Kavanaugh Accuser Julie Swetnick Had Restraining Order Filed Against Her by Ex-Boyfriend, Avenatti Calls It 'Complete Nonsense'

More details emerged Wednesday about the third woman who accused Supreme Court nominee Brett Kavanaugh of committing past acts of sexual misconduct. In unrelated incidences, the woman, Julie Swetnick, had a restraining order filed against her in 2001 by an ex-boyfriend and had a settlement with a former employer a decade ago over a sexual harassment allegation.

Swetnick has accused Kavanaugh and his former high school friend Mark Judge of being present at a high school party in the early 1980s where she was gang-raped.

"I also witnessed efforts by Mark Judge, Brett Kavanaugh and others to cause girls to become inebriated and disoriented, so they could then be 'gang-raped' in a side room or bedroom by a 'train' of numerous boys," Swetnick said Wednesday in an affidavit released by her attorney Michael Avenatti. "I have a firm recollection of seeing boys lined up outside rooms at many of these parties waiting for their 'turn' with a girl inside the room. These boys included Mark Judge and Brett Kavanaugh."

Other reports surfaced Wednesday about Swetnick's past that could be used by critics, Republicans and the Trump administration to discredit her allegations.

On March 1, 2001, Swetnick had a restraining order filed against her by an ex-boyfriend, Richard Vinneccy, as first reported by Big League Politics. The case was dismissed less than two weeks later. Vinneccy said he and Swetnick dated for four years before they broke up, at which point Vinneccy said Swetnick began to threaten him. The threats reportedly continued, even after Vinneccy got married and had a child.

"Right after I broke up with her, she was threatening my family, threatening my wife and threatening to do harm to my baby at that time," Vinneccy told Politico. "I know a lot about her. She's not credible at all. Not at all."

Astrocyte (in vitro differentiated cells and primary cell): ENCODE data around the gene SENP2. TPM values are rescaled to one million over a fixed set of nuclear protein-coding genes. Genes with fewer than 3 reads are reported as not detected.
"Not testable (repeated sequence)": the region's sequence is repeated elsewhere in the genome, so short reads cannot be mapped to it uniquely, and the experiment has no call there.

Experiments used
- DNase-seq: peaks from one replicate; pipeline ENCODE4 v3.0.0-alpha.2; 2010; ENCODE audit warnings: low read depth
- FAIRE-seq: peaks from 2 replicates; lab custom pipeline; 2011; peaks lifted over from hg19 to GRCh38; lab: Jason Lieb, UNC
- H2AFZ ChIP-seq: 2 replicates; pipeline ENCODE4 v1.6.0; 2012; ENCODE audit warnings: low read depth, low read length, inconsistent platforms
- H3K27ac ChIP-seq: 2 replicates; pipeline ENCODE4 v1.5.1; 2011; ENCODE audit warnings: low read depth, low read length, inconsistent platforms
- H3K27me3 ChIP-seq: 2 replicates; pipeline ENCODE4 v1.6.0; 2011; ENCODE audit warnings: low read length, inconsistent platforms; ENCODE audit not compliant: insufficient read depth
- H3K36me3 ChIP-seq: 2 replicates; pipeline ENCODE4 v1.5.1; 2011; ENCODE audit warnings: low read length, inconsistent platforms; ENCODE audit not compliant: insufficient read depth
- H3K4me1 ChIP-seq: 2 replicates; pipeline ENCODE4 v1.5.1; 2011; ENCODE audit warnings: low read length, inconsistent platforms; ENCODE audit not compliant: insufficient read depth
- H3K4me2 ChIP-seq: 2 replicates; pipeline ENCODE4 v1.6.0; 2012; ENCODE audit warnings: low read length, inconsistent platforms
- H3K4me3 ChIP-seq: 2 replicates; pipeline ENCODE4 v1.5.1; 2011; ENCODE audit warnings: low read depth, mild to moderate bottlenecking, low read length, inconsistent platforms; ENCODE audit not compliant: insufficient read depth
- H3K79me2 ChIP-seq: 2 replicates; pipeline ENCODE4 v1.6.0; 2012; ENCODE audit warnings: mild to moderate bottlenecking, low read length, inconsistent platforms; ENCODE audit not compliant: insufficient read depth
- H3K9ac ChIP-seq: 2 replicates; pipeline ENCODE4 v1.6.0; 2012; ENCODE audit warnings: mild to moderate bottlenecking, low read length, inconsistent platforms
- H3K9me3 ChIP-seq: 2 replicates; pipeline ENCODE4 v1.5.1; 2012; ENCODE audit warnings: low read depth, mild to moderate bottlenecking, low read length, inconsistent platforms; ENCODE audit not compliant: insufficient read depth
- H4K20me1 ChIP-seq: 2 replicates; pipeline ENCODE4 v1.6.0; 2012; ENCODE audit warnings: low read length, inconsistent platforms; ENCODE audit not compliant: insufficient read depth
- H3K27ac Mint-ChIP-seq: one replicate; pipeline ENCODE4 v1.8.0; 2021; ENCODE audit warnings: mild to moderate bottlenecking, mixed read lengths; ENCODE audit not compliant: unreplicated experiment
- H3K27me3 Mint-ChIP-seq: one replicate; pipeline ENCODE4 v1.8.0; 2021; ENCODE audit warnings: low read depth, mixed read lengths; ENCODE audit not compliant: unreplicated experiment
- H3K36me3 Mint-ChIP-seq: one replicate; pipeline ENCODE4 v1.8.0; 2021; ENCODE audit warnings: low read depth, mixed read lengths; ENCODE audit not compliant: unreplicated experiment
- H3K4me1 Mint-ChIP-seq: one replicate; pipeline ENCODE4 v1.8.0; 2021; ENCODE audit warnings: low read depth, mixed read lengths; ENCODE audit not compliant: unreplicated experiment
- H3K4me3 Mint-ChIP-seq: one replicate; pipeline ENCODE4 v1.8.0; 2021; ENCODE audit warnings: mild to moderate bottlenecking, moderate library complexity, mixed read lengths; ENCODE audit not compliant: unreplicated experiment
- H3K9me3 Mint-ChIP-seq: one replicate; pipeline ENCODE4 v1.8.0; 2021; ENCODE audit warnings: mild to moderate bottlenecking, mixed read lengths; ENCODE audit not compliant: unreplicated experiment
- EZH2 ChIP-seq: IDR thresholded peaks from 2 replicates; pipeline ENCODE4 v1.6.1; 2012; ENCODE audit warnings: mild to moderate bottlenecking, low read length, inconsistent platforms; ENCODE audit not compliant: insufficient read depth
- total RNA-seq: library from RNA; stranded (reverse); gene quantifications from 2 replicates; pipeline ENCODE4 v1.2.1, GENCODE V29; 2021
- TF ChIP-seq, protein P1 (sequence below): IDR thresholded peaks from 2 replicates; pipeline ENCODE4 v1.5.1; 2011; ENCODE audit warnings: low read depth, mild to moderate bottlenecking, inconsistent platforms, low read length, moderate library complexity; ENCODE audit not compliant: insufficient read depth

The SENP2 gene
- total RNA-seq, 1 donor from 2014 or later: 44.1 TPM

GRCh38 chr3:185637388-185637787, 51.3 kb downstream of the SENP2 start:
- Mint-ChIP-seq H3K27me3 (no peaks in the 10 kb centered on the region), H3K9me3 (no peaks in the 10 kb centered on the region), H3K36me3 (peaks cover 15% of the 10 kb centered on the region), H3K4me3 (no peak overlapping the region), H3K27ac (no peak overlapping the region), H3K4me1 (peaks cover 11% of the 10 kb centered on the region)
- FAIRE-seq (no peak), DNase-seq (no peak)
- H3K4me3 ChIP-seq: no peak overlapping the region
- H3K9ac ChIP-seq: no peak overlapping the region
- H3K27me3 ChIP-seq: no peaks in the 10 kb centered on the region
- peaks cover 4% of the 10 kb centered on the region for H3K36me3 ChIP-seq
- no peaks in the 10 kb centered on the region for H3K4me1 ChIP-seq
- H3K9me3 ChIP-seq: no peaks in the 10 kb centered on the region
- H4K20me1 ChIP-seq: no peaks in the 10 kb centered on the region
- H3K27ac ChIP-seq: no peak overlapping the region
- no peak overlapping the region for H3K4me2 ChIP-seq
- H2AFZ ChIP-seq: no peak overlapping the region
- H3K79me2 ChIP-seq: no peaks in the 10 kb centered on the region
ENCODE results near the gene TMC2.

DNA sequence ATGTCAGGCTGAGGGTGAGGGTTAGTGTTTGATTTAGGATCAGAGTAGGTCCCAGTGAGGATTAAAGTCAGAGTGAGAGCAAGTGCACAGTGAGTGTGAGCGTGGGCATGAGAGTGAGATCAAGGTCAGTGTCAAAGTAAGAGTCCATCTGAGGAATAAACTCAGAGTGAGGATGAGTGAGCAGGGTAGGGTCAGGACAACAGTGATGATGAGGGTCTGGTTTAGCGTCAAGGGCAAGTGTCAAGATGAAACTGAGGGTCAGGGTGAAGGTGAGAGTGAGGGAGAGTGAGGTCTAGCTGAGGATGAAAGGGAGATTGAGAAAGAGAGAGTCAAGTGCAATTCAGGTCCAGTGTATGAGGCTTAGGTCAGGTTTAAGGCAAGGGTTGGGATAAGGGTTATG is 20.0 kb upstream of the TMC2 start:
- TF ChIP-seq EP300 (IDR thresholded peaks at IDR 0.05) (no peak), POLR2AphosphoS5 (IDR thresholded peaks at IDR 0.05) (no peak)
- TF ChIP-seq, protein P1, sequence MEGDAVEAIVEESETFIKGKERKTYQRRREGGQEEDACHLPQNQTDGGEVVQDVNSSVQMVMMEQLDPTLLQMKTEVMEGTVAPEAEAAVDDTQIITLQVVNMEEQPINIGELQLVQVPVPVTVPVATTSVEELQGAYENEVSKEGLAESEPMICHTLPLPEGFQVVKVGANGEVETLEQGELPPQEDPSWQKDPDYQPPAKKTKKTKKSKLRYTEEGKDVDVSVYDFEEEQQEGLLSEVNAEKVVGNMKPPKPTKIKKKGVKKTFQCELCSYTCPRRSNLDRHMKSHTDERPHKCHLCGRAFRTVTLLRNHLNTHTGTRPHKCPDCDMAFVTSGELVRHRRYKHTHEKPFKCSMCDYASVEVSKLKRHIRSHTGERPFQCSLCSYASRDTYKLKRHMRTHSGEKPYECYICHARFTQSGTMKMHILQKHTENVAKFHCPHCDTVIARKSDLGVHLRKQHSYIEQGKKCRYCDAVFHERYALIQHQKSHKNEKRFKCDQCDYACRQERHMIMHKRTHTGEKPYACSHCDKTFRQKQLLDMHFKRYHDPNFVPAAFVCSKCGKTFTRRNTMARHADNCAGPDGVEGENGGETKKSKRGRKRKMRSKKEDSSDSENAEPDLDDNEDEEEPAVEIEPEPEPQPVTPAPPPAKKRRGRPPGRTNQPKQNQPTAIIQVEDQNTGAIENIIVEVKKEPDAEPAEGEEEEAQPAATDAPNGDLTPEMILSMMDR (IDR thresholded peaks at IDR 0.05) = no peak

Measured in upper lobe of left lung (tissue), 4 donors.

Avenatti, Swetnick's current attorney, called the reporting and restraining order "complete nonsense."

"Her ex-boyfriend fraudulently used her résumé to apply for and obtain jobs and was caught by her," Avenatti said. "Why are you all attacking a sexual assault victim? Would that be appropriate in a court of law?"

The Wall Street Journal also reported Wednesday that Swetnick received a financial settlement over a sexual harassment complaint against a former employer, New York Life Insurance Co., according to people familiar with the matter. New York Life confirmed Swetnick worked as an agent for less than two years from 2006 to 2008. The legal firm that represented Swetnick in the case was run by Debra Katz, the same attorney who is currently representing Kavanaugh's first accuser, Christine Blasey Ford.

Ford and Kavanaugh will both testify before the Senate Judiciary Committee Thursday morning. Swetnick and Kavanaugh's second accuser, Deborah Ramirez, will not be part of the public hearing.

VIDEO: Julie Swetnick says why she came forward against Brett Kavanaugh

‘I Don’t Think He Belongs on the Supreme Court’ pic.twitter.com/ARTXvGFKoy

— Jon Levine (@LevineJonathan) September 27, 2018